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By Shauna Krout


Photo:  Carfentanil, an elephant tranquilizer, is turning up in street drugs—and its killing users (Creative Commons)


August 8, 2019 (San Diego) - Overdoses are happening everywhere, all over the country. In our current society, the streets are filled to the brim with laced heroin that’s often mixed with carfentaniland other fentanyl analogs. Dealers are now adding it to street pressed pills, cocaine, meth and marijuana too. 


Carfentanil was made in 1974 to be used to tranquilize elephants and other large mammals. It’s not meant for human consumption. Most of the time carfentanil cannot be reversed by Narcan, the anti-opioid overdose reversal drug used today. Someone who is exposed to Carfentanil can experience dizziness, clammy skin, shallow breathing, heart failure and respiratory depression leading to a fatal overdose. 


Carfentanil and other opioids are responsible for a high number of overdose deaths in the US every year. Addiction is a completely preventable condition. No one should have to die as a result of their addiction. Any addict who does ceases to be a son, daughter, mother, or father but instead becomes a mere statistic of our nation’s massive drug crisis.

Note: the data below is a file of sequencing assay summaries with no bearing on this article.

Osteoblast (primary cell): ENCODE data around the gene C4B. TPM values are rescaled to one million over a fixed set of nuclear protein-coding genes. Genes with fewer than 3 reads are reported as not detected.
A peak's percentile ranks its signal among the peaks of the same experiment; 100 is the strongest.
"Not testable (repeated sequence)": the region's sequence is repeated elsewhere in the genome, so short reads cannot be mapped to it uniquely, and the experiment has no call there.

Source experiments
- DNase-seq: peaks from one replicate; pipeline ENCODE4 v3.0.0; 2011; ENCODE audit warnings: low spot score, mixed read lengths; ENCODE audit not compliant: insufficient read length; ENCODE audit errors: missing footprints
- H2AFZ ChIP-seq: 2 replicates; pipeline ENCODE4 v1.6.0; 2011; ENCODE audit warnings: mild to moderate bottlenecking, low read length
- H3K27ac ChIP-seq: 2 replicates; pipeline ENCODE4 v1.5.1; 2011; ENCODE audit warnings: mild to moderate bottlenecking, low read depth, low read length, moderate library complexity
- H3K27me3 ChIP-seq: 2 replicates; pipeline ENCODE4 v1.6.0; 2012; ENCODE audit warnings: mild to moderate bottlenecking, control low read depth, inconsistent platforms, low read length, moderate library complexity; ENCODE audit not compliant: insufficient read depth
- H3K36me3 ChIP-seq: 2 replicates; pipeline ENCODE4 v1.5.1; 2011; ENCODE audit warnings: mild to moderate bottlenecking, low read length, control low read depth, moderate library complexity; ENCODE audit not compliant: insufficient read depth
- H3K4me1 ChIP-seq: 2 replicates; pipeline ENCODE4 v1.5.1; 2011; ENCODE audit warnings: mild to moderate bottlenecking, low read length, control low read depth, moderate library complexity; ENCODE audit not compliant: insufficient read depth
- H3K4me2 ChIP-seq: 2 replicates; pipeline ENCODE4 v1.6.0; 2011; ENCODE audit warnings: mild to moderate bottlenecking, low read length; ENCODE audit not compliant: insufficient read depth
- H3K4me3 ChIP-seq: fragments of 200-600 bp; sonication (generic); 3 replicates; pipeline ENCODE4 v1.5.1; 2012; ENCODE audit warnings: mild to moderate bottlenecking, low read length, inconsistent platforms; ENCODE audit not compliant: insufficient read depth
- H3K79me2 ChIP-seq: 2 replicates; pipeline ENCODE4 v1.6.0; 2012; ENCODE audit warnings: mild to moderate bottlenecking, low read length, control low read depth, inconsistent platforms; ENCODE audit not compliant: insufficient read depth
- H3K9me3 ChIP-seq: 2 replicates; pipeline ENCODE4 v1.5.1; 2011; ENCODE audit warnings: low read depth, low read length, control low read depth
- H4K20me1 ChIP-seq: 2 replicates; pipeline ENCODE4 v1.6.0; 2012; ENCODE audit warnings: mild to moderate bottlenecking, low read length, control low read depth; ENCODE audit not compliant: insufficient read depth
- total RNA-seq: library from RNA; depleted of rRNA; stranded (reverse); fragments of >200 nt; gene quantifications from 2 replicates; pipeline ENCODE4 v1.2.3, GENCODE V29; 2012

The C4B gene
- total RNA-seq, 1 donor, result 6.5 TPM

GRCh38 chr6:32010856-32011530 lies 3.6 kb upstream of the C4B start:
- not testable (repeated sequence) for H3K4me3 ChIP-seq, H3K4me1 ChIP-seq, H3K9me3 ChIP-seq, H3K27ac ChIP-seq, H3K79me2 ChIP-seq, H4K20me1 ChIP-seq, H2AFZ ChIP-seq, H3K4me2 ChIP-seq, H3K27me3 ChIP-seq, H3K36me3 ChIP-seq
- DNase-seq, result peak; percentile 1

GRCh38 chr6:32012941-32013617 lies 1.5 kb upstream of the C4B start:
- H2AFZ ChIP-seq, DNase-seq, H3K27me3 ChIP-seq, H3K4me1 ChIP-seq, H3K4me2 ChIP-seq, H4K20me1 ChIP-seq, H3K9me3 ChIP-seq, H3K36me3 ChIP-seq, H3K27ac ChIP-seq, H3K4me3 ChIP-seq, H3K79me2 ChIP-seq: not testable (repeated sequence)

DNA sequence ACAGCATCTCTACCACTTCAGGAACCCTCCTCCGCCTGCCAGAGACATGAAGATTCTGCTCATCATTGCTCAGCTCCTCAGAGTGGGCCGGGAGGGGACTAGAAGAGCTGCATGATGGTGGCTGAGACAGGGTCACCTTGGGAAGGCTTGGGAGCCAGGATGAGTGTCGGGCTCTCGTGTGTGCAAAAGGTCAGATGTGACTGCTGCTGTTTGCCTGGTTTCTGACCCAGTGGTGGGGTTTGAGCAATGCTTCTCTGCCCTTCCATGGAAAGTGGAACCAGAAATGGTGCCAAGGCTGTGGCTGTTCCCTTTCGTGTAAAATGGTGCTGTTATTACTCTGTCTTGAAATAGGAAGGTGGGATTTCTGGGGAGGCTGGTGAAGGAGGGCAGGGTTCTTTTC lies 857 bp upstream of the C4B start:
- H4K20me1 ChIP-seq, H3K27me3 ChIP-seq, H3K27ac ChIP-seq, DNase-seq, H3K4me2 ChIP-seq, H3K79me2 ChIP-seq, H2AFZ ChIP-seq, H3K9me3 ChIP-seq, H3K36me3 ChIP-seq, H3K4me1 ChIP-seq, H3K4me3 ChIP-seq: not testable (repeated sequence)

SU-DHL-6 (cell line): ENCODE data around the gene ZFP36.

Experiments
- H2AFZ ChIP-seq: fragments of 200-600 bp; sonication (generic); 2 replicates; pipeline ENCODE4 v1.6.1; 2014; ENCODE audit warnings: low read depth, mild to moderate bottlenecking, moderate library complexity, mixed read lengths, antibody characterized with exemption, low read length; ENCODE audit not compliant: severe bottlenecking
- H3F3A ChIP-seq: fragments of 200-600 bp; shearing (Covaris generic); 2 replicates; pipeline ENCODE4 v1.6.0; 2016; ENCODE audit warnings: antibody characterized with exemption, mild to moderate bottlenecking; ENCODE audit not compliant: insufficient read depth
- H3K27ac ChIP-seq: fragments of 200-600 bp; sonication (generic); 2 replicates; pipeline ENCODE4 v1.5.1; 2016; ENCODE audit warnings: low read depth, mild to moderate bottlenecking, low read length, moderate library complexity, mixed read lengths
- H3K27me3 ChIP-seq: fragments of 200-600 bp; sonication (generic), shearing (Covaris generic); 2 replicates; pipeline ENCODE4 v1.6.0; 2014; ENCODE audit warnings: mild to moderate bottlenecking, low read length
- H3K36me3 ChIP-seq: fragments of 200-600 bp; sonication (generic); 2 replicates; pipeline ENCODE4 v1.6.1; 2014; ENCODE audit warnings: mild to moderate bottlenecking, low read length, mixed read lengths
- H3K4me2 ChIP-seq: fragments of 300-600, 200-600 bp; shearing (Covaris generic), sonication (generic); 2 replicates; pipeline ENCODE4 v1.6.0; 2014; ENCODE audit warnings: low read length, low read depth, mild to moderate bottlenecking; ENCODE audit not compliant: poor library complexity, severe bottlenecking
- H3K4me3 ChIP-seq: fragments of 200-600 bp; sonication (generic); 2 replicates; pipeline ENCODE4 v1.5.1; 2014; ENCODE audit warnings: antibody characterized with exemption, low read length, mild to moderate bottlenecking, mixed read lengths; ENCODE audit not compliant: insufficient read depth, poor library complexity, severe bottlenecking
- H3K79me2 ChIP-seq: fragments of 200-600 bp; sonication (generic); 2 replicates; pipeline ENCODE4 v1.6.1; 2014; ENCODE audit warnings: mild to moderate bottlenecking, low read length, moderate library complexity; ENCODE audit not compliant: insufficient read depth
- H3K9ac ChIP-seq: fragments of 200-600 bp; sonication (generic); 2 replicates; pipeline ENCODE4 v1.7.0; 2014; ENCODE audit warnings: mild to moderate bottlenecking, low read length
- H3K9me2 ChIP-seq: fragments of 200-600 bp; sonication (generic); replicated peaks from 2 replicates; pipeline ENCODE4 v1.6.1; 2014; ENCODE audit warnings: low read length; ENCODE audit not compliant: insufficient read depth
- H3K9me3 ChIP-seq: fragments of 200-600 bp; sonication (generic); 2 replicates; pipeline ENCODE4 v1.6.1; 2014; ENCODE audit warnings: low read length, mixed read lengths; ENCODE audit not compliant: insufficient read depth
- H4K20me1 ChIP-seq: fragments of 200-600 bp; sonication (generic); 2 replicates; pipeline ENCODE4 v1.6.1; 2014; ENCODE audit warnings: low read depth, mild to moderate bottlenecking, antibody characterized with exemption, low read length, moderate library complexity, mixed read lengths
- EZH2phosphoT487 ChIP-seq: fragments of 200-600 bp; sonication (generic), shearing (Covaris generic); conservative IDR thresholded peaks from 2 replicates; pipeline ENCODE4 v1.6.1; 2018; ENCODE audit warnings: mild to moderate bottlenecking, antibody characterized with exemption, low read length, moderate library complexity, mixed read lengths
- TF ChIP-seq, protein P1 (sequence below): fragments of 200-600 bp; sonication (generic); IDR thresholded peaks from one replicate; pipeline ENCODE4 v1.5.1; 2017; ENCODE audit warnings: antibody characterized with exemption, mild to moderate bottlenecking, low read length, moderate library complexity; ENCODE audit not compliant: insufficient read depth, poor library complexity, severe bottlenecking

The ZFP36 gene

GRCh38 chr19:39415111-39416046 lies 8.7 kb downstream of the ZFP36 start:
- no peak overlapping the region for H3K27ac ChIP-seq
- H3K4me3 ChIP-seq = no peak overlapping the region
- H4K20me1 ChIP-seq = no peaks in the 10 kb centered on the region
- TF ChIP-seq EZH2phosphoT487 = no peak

San Diego County offers referrals for drug abuse prevention and treatment at:


  • If you are experiencing a medical or mental health emergency, contact 9-1-1. 
  • For screening, referrals or more information about substance use disorders treatment services, call the Access and Crisis Line at 888-724-7240 (TTY: 711)
  • If you are a treatment provider working with a client you feel may benefit from a screening for substance use disorder, please call the Access and Crisis Line at 888-724-7240 (TTY: 711 or contact any SUD program directly to refer your client for a screening and referral. For a list of programs in your region, please follow the Provider Directory link here.

For more information on the opiate epidemic, visit 

The opinions in this editorial reflect the views of the authors and do not necessarily reflect the views of East County Magazine. To submit an editorial for consideration, contact

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